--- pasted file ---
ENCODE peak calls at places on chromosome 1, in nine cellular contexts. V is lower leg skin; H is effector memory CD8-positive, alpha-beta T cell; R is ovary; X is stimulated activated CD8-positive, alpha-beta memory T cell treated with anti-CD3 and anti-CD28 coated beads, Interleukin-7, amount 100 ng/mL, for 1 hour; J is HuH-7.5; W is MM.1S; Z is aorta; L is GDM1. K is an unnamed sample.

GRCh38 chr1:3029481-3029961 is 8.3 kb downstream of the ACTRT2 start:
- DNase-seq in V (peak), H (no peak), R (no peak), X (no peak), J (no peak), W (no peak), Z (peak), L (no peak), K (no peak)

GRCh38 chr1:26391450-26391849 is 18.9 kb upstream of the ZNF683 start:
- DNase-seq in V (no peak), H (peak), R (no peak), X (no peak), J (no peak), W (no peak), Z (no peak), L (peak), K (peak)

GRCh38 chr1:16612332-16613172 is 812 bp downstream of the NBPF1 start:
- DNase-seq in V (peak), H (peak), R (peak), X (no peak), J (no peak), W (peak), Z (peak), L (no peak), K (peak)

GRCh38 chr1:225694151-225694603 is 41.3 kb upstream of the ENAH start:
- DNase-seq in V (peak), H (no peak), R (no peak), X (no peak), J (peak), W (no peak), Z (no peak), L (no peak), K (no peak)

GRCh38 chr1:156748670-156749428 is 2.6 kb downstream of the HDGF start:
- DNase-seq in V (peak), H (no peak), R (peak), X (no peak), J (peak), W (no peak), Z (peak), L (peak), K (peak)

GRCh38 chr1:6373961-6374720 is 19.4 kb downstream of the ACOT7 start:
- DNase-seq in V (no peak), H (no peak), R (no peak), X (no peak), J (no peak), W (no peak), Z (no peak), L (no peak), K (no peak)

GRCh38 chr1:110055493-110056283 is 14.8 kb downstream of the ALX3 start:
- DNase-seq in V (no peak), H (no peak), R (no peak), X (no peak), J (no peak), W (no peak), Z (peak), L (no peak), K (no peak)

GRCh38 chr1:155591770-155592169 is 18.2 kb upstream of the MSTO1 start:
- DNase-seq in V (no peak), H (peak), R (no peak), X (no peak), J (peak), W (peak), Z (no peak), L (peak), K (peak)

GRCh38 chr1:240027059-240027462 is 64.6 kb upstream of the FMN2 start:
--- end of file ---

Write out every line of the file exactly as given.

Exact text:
ENCODE peak calls at places on chromosome 1, in nine cellular contexts. V is lower leg skin; H is effector memory CD8-positive, alpha-beta T cell; R is ovary; X is stimulated activated CD8-positive, alpha-beta memory T cell treated with anti-CD3 and anti-CD28 coated beads, Interleukin-7, amount 100 ng/mL, for 1 hour; J is HuH-7.5; W is MM.1S; Z is aorta; L is GDM1. K is an unnamed sample.

GRCh38 chr1:3029481-3029961 is 8.3 kb downstream of the ACTRT2 start:
- DNase-seq in V (peak), H (no peak), R (no peak), X (no peak), J (no peak), W (no peak), Z (peak), L (no peak), K (no peak)

GRCh38 chr1:26391450-26391849 is 18.9 kb upstream of the ZNF683 start:
- DNase-seq in V (no peak), H (peak), R (no peak), X (no peak), J (no peak), W (no peak), Z (no peak), L (peak), K (peak)

GRCh38 chr1:16612332-16613172 is 812 bp downstream of the NBPF1 start:
- DNase-seq in V (peak), H (peak), R (peak), X (no peak), J (no peak), W (peak), Z (peak), L (no peak), K (peak)

GRCh38 chr1:225694151-225694603 is 41.3 kb upstream of the ENAH start:
- DNase-seq in V (peak), H (no peak), R (no peak), X (no peak), J (peak), W (no peak), Z (no peak), L (no peak), K (no peak)

GRCh38 chr1:156748670-156749428 is 2.6 kb downstream of the HDGF start:
- DNase-seq in V (peak), H (no peak), R (peak), X (no peak), J (peak), W (no peak), Z (peak), L (peak), K (peak)

GRCh38 chr1:6373961-6374720 is 19.4 kb downstream of the ACOT7 start:
- DNase-seq in V (no peak), H (no peak), R (no peak), X (no peak), J (no peak), W (no peak), Z (no peak), L (no peak), K (no peak)

GRCh38 chr1:110055493-110056283 is 14.8 kb downstream of the ALX3 start:
- DNase-seq in V (no peak), H (no peak), R (no peak), X (no peak), J (no peak), W (no peak), Z (peak), L (no peak), K (no peak)

GRCh38 chr1:155591770-155592169 is 18.2 kb upstream of the MSTO1 start:
- DNase-seq in V (no peak), H (peak), R (no peak), X (no peak), J (peak), W (peak), Z (no peak), L (peak), K (peak)

GRCh38 chr1:240027059-240027462 is 64.6 kb upstream of the FMN2 start: